“Whenever I entered St. Patrick’s Cathedral and heard the words, ‘Introibo ad altare Dei…’ (‘I shall go in to the altar of God’), I felt completely ‘at home’ on earth wherever the Holy Catholic Church uttered these sacred words.  The Mass was the very same, in every single detail, as the one I had heard in my home country since I was four years old.  Here were my roots.  To this day, these words, used for centuries and centuries, touch my heart – for in them I can taste the golden cord of tradition.”


Finally, though, she had an encounter which would change the trajectory of her life.  One day, while working as a librarian, she was pushing an over-full trolley of books when one fell off.  It was another note in God’s perfect symphony, because the book was In Defense of Purity by Dietrich von Hildebrand.  Immediately interested, she began to read until reprimanded and told to get back to work!  Just two weeks later, she would meet him in person and from that providential moment, nothing would be the same.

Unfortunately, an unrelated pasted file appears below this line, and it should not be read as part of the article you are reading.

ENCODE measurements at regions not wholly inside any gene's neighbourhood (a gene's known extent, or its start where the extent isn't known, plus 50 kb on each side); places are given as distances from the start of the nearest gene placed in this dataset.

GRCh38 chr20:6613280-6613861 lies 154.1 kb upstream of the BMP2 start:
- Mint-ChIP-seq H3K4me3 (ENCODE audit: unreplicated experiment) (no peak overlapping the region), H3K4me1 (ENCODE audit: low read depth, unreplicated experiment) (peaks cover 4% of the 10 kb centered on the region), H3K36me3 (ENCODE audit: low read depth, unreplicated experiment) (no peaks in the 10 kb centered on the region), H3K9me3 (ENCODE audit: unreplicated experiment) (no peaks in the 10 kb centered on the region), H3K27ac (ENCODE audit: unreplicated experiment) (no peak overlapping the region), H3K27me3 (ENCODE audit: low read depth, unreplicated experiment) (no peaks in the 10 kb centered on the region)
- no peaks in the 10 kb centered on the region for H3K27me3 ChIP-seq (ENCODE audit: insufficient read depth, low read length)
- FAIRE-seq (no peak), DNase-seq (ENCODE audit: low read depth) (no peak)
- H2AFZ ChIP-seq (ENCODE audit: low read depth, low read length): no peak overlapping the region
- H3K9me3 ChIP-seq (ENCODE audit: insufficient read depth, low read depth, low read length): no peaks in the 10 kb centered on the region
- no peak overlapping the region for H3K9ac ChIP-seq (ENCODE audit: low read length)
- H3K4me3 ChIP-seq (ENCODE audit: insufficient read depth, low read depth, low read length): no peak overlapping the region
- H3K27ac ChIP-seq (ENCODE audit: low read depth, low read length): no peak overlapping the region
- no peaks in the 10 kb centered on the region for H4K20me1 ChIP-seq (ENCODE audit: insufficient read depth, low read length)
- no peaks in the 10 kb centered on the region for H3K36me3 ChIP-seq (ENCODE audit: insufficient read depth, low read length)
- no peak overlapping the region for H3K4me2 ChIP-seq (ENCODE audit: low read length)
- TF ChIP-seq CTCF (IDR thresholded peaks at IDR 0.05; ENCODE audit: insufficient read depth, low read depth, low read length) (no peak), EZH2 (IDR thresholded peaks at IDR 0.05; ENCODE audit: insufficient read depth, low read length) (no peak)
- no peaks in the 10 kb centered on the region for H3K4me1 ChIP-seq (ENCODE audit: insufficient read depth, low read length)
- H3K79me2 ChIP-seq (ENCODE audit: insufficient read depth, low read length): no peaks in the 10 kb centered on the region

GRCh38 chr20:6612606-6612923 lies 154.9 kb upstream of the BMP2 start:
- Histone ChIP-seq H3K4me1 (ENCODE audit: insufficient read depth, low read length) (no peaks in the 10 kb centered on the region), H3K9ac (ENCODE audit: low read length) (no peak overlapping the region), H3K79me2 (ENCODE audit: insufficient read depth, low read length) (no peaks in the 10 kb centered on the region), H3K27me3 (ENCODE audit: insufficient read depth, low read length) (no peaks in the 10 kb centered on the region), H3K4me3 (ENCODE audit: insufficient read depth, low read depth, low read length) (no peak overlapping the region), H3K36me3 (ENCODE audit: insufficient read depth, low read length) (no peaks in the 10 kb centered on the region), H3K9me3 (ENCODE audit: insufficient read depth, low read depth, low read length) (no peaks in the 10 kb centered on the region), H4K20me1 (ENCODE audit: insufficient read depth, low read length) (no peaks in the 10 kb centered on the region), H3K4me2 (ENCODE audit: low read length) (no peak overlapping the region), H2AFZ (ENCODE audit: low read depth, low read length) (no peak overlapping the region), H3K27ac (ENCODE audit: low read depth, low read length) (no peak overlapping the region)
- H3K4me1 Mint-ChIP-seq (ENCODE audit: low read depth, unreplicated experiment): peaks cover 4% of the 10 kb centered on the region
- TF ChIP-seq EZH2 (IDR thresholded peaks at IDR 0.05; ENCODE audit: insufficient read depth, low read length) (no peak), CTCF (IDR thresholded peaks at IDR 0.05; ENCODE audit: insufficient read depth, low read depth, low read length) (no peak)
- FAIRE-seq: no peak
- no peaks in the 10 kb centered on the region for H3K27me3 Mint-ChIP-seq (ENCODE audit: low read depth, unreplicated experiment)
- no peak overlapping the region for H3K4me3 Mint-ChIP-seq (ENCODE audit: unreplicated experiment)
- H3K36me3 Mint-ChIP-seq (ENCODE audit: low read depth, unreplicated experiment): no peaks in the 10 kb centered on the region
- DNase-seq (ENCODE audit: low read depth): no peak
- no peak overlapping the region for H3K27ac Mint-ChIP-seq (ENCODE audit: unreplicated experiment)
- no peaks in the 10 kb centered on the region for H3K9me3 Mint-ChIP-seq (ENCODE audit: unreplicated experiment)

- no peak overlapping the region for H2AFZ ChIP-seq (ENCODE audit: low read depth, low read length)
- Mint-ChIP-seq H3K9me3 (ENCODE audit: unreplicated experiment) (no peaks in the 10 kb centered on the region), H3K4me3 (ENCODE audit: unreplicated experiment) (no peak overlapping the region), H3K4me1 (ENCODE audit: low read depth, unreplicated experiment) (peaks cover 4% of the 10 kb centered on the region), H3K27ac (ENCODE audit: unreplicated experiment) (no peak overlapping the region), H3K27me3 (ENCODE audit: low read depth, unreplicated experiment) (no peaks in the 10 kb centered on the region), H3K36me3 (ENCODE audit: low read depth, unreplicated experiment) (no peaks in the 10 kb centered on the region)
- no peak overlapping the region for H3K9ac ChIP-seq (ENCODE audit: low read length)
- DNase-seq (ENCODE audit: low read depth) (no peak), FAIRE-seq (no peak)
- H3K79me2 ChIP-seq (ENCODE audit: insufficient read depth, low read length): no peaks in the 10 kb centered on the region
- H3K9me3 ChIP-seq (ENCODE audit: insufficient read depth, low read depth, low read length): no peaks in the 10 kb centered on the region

That meeting determined her future, which was to be the study and teaching of philosophy.  Although she had studied Thomistic philosophy in Belgium, and found it clear and convincing, it was abstract and without heart.  Von Hildebrand’s approach combined mind and heart and opened up the beauty of truth and the joy that it gives.  A man of deep faith, Dietrich von Hildebrand exuded joy, a fact not lost on his new student.  “After twenty nine-months of darkness,” she says, “the sun again rose in my life.”


The same source of his joy would be the source of her strength as she began a long and arduous career teaching philosophy in the profoundly secular environment at Hunter College which at times was “loaded and unbearable.”